China’s decision to reduce coal-powered heating may have saved 23,000 lives
The policies targeting air pollution may be working in cities like Beijing and Tianjin.
Air pollution is linked to numerous health concerns, from asthma to an increase in the amount and severity of lung and heart disease. The World Health Organization (WHO) considers air pollution a public health issue and their data estimates that 99 percent of the world breathes air with harmful levels of pollutants.
Government regulations are a major tool in improving air quality. A study published February 1 in the journal Environmental Science & Technology finds that stricter clean heating policies put in place by China may have reduced 23,000 premature deaths in 2021 compared to 2015.
[Related: Coal and transportation fueled a surge in US carbon emissions last year.]
China has historically utilized a centralized winter heating strategy that provides free or heavily subsidized heating to cities from about mid-November to March. Biomass burning, or burning wood and other vegetation for warmth, iswas also often used for heating in rural areas. This combination of biomass and coal burning is often associated with haze during China’s winters.
In 2013, China introduced the Air Pollution Prevention and Control Action Plan which accelerated the use of a centralized heating district and encouraged a switch to cleaner fuels. Coal still accounted for 83 percent of total heating in 2016, but the Chinese central government issued its Clean Winter Heating Plan for Northern China the following year.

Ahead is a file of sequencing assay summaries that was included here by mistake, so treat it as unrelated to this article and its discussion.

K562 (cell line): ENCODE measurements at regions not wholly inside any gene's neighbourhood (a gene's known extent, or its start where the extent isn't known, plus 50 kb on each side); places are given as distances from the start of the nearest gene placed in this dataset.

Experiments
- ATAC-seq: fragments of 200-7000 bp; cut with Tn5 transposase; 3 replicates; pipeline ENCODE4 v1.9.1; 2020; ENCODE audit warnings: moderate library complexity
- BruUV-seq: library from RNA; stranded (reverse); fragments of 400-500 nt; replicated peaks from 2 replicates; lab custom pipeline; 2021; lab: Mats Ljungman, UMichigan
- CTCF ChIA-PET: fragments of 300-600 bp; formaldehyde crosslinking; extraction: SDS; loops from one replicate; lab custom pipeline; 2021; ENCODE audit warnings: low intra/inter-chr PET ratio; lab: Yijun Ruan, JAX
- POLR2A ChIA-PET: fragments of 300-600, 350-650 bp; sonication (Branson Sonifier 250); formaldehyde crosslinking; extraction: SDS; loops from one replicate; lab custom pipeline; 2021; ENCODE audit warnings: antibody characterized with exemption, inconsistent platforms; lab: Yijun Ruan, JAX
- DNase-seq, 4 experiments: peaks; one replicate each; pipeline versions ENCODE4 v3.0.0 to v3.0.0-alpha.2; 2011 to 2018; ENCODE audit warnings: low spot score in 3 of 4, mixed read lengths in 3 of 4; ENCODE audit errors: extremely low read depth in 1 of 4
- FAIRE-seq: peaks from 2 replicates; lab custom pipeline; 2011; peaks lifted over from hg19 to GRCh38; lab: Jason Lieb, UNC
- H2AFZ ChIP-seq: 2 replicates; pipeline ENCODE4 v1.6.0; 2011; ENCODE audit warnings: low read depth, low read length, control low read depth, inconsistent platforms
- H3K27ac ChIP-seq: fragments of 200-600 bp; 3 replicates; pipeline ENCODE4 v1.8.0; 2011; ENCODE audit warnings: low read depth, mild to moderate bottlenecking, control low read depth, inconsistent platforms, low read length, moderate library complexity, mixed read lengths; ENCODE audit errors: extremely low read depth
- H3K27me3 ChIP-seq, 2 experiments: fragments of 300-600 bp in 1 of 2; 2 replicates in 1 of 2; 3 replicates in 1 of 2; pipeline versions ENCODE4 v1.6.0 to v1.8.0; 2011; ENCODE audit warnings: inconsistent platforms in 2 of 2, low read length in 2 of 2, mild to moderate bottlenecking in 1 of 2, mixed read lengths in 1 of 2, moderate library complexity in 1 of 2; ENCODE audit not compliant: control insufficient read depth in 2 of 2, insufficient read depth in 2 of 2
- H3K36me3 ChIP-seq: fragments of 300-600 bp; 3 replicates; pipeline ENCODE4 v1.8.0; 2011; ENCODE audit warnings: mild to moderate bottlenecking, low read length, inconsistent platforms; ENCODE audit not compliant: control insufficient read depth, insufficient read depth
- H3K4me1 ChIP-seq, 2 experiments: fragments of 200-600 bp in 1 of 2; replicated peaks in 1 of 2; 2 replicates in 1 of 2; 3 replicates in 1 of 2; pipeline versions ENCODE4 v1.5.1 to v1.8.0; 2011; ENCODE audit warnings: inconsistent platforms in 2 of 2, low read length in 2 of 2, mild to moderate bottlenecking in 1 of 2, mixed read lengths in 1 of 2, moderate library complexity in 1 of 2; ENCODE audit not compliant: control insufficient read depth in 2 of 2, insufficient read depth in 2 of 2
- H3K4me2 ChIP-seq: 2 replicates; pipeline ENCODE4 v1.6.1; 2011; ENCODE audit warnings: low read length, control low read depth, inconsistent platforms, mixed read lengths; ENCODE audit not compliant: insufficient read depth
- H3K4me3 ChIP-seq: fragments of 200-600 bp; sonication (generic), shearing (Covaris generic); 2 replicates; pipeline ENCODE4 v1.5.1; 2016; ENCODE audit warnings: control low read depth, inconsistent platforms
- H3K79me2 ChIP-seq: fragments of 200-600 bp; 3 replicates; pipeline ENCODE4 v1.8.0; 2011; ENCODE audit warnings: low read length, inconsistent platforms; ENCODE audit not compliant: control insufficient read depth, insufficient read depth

[Related: Why China just can’t seem to quit coal.]
Between 2015 and 2021, Beijing, Tianjin, and 26 surrounding cities (known as the “2+26” cities) saw concentrations of fine particulate matter (PM2.5) reduced by 41.3 percent. Other northern Chinese that did not enact the same heating policy saw a 13 percent decrease. The team found that the premature deaths from poor air quality fell from 169,016 in 2015 to 145,460 in 2021.
“Our research demonstrates the effectiveness of China’s clean winter heating policies on reducing PM2.5 – with particular success for the stricter clean heating policies in ‘2 + 26’ cities, which also led to a reduced impact of heating emissions on sulfur dioxide (SO2),” said study co-author and atmospheric biogeochemist Zongbo Shi, from the University of Birmingham, in a statement. “These results demonstrate clear air quality benefits from the stricter clean heating policies in ‘2 + 26’ cities.”
According to the study, evaluating the effectiveness of clean heating policies is difficult due to complicated chemical and physical processes in the atmosphere and socioeconomic factors. The team from Nankai University in Tianjin and the University of Birmingham in England used a new method that combined machine learning and a synthetic control method, which evaluates an intervention’s effect.
“Using a novel approach combining machine learning with causal inference, we showed that heating in northern China was a major source of air pollution,” said Shi. “However, clean heating policies have caused the annual PM2.5 in mainland China to reduce significantly between 2015 and 2021, with significant public health benefits.”
Further decarbonizing measures will continue to help clean the air, according to the study.
[Related: Tiny air pollutants may come from different sources, but they all show a similar biased trend.]
“Clean heating policies in northern China not only reduced air pollution but also greenhouse gas emissions, contributing to China’s push for carbon neutrality. However, we found that heating remains an important source of air pollution in northern China, particularly in cities that are not part of the ‘2+26’ cluster,” said Robert Elliot, study co-author and applied economist from the University of Birmingham, in a statement. “Decarbonizing heating should remain a key part of China’s carbon neutrality strategy that not only reduces air pollution but also provide[s] significant public health benefits.”
China still has a steep hill to climb to decarbonize as a whole. It aims to hit peak carbon emissions by 2030 and become carbon-neutral by 2060. While it is installing renewable energy rapidly, it still built 33 gigawatts of new coal plants in 2021 and hit a record-breaking 4.07 billion tonnes of coal output that same year.